A further object of the invention is to provide in certain forms thereof a ball mounting arrangement designed effectively to decrease the forces transmitted during the crushing operation from the crushing balls to the jaw body.
A still further object of the invention is to provide in certain forms thereof a ball mounting arrangement which minimizes the machining required of the jaw body.
Another object of the present invention is to provide a jaw construction which can be reversed from top to bottom while maintaining the same crushing pattern.
Other objects and advantages of the present invention will become apparent as the following description proceeds.
To the accomplishment of the foregoing and related ends, the invention, then, comprises the features hereinafter fully described and particularly pointed out in the claims, the following description and the annexed drawings setting forth in detail certain illustrative embodiments of the invention, these being indicative, however, of but a few of the various ways in which the principle of the invention may be employed.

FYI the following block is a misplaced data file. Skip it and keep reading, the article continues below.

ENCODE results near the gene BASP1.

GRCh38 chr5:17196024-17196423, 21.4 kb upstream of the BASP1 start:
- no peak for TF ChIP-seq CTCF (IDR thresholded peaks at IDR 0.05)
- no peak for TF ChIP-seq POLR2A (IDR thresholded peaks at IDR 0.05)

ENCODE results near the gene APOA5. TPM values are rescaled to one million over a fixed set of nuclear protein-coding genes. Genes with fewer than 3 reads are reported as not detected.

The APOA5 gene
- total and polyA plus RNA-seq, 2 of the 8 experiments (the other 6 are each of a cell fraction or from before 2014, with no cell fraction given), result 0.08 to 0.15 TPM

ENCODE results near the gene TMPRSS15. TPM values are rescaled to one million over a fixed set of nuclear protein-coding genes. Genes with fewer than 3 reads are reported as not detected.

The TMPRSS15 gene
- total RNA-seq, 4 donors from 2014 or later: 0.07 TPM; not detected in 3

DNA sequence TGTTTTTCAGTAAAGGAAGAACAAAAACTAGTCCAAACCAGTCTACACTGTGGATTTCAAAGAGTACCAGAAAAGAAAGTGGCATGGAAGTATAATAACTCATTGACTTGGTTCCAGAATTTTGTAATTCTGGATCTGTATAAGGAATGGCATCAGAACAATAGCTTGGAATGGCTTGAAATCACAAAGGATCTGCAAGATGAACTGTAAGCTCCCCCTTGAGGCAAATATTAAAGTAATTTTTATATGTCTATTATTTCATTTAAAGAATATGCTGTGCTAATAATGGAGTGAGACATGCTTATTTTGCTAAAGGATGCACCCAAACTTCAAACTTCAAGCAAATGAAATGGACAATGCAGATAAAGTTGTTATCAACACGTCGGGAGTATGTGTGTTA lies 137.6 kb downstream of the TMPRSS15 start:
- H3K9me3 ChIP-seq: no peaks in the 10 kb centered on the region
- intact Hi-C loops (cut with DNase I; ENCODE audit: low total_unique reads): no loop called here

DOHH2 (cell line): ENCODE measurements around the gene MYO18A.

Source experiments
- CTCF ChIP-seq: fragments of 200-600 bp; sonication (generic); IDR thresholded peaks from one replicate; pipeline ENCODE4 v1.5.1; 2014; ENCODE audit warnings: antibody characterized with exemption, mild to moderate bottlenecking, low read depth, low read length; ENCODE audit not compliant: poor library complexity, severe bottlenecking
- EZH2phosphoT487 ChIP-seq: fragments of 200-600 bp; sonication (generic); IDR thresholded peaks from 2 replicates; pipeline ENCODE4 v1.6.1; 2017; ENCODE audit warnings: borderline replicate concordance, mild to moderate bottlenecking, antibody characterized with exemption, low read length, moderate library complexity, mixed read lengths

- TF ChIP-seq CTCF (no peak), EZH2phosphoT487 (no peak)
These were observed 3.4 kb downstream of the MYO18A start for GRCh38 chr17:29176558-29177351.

In the annexed drawings:
FIG. 1 is a schematic elevational view showing one form of crusher jaws in accordance with the present invention mounted in a typical overhead eccentric type of jaw crusher;
FIG. 2 is a fragmentary plan view of the stationary crush-er jaw body of the FIG. 1 form;
FIG. 3 is a sectional view through the jaw body taken on lines 33 of FIG. 2;
FIG. 4 is an enlarged, partially sectioned, view of the FIG. 1 form of the invention, showing the manner in which the balls utilized for crushing are removably mounted in the jaw body;